Similarly, the temperature by-pass line includes a thermostatic control 126 which has a selected opening temperature generally between 170-200° F. The thermostat control will block flow through the by-pass 100 and direct the oil flow to outlet 120 until such time as the temperature of the oil reaches a temperature at which the thermostat is set to open. Thus, the oil entering the by-pass 100 will be directed to the cold by-pass outlet 120 if either: (1) the engine oil is below a predetermined temperature by the closed thermostat 126 or (2) the oil pressure differential between the inlet and outlet of the oil cooling heat exchanger 15 is greater than the differential setting of the control valve 122.

In FIG. 6, the by-pass 100 is shown in the system 10 of FIG. 1. The system 10 has been simplified in FIG. 6 but is as described in greater detail with reference to FIG. 1 which description is incorporated here by reference. The by-pass 100 is located adjacent the air-to-liquid heat exchanger 15, either ahead of the heat exchanger 15 or downstream of the discharge. In FIG. 6, the by-pass 100 is shown ahead of the heat exchanger 15. The outlet 108 of the by-pass 100 is in communication with the heat exchanger 15. The by-pass outlet 120 is connected via by-pass line 130 to line 32 leading to the manifold 11. Accordingly, if engine oil is below a predetermined temperature or if a predetermined pressure differential exists between the inlet and outlet of oil exceeding the setting of control valve 122, oil will be by-passed through by-pass 100 allowing the system oil temperature and pressure to build to acceptable levels due to engine operation. This typically may take 4 or 5 seconds after start up. The by-pass 100 lessens stress and wear on engine components due to oil conditions which reduce the effectiveness of the lubrication.

In FIG. 7, a modification of the system 10 of claim 1 is shown which is adopted for engines which operate in colder climates. They system of FIG. 7 is indicated by the numeral 200 and includes a manifold 11 secured to the engine block B as described with reference to FIG. 1. The hot, unfiltered oil from the engine is directed to a filter 14 by line 20 and exits the filter 14 to tee 202 having outlet lines 232, 232A. Line 232 is directed to by-pass 100 located adjacent an air-to-liquid heat exchanger 15. The by-pass 100 is as described with reference to FIGS. 5 and 6. The heat exchanger 15 is as has been previously described with reference to FIG. 1. The by-pass 100 will direct engine oil either to the heat exchanger 15 or, if the temperature or pressure conditions of the oil are within predetermined by-pass parameters, the oil will be by-passed around the heat exchanger 15 via line 130 to line 32.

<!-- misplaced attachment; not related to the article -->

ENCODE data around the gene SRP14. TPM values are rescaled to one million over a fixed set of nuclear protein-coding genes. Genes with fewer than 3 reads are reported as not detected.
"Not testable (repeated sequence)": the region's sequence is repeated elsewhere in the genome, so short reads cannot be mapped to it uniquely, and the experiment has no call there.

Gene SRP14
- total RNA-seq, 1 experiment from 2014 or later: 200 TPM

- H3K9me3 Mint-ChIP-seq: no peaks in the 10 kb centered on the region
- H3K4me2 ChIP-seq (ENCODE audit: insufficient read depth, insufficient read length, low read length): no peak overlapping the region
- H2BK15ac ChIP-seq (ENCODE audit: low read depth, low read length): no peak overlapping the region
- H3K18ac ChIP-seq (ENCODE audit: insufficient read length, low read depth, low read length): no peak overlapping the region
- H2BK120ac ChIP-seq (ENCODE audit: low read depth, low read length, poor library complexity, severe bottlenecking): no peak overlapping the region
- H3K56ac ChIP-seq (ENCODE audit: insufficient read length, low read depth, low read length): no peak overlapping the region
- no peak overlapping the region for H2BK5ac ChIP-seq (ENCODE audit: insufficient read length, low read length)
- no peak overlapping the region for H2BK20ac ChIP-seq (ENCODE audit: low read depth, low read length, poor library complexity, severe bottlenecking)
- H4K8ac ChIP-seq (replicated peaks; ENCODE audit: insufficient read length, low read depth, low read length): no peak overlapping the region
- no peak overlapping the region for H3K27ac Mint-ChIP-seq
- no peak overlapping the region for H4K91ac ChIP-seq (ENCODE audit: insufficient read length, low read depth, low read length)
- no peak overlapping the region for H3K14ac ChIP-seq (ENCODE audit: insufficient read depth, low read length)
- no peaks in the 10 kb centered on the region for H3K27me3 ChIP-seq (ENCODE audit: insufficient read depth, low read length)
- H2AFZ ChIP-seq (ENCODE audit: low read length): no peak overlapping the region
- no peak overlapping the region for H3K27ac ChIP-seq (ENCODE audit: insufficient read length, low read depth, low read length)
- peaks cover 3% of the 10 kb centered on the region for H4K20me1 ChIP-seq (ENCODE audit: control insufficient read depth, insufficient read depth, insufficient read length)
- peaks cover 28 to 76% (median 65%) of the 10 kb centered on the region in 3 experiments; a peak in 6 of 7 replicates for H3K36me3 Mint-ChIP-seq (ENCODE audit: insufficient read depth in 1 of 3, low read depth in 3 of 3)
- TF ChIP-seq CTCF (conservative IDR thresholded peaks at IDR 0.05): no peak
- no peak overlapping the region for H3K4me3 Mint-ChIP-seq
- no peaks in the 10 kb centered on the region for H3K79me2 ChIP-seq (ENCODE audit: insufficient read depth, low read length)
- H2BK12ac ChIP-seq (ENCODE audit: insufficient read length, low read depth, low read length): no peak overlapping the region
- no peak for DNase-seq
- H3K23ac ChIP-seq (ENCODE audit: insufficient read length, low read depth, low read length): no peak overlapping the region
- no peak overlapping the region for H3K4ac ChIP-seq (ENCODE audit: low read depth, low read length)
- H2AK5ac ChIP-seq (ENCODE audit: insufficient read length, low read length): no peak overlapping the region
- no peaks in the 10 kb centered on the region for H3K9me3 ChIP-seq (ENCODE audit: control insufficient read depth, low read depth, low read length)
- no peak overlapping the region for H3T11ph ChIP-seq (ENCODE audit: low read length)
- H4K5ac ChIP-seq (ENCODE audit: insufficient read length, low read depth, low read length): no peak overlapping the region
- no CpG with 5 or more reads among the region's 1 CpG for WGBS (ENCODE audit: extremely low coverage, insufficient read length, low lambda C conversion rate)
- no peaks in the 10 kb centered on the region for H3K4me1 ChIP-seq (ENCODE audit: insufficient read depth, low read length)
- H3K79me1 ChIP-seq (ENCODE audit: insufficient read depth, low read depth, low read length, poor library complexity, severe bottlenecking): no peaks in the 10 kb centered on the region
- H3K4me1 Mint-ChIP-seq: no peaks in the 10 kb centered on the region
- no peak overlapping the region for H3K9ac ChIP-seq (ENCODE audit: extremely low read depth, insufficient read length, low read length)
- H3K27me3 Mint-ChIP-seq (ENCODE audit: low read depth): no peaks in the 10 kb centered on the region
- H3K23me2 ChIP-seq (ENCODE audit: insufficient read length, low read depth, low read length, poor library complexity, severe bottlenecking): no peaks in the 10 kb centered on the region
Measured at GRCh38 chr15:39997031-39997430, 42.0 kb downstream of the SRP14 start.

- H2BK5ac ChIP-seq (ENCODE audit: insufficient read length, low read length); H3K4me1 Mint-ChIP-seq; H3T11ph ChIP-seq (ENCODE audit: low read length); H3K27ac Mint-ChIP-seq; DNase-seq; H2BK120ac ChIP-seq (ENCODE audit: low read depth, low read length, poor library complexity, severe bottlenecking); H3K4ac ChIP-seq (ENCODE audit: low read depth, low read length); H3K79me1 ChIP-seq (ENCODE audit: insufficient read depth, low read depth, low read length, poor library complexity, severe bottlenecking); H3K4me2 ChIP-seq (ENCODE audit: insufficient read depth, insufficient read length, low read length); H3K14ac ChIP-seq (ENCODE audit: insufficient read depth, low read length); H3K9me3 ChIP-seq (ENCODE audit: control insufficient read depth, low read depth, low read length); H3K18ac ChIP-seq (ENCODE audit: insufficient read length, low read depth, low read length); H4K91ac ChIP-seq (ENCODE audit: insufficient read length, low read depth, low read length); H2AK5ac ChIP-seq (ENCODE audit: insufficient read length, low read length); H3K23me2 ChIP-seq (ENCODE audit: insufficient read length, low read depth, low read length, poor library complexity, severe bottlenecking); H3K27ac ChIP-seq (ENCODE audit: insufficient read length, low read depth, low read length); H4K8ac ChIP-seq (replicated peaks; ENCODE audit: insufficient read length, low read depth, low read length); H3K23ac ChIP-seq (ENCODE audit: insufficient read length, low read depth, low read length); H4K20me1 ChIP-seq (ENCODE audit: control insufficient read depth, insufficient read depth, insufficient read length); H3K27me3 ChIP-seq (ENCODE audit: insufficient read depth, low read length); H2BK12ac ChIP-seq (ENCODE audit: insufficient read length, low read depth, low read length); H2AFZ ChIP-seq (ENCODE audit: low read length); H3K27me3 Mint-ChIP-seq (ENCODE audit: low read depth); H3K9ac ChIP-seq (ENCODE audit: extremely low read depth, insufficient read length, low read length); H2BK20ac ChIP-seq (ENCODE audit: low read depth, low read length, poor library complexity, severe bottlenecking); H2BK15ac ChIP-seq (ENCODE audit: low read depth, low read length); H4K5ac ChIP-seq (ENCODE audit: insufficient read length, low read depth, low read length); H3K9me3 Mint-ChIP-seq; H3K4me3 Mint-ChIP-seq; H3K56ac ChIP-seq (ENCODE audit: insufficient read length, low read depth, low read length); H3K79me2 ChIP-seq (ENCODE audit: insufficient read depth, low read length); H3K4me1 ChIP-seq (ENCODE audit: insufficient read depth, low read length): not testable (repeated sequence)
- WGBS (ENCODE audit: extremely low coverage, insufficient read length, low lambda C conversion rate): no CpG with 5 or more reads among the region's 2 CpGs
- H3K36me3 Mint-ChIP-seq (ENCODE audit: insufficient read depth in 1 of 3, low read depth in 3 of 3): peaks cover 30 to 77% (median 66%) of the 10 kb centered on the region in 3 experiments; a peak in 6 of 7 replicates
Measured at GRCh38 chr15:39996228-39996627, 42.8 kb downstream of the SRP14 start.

The engine oil discharged through line 232A is directed to a coolant-to-oil heat exchanger 225 which receives liquid coolant at inlet port 226 from the engine cooling system under pressure from the engine water pump 230 which is recirculated from the heat exchanger via line 234. The thermostat in the engine cooling system will operate at a preset opening temperature of typically around 190°-200° F. and be circulated by the water pump 230 through the heat exchanger 225 to warm the oil initially flowing through the heat exchanger from the filter. As the engine warms and the engine oil is heated, the heat exchanger 225 will operate to maintain the oil temperature at about the temperature of the engine coolant fluid from the water pump. Thus, the heat exchanger initially assists in heating the engine oil during the initial engine start-up and thereafter will operate to maintain the oil at an acceptable temperature.

The dual system of FIG. 7 having both an air heat exchanger and a liquid heat exchanger in parallel enhances or increases the effective heat exchange area and operates to cool engine oil during operation and will heat or warm the engine oil during initial start-up and has particular application to engines operating in colder climates or conditions.

It will be obvious to those skilled in the art to make various changes, alterations and modifications to the invention described herein. To the extent such changes, alterations and modifications do not depart from the spirit and scope of the appended claims, they are intended to be encompassed therein.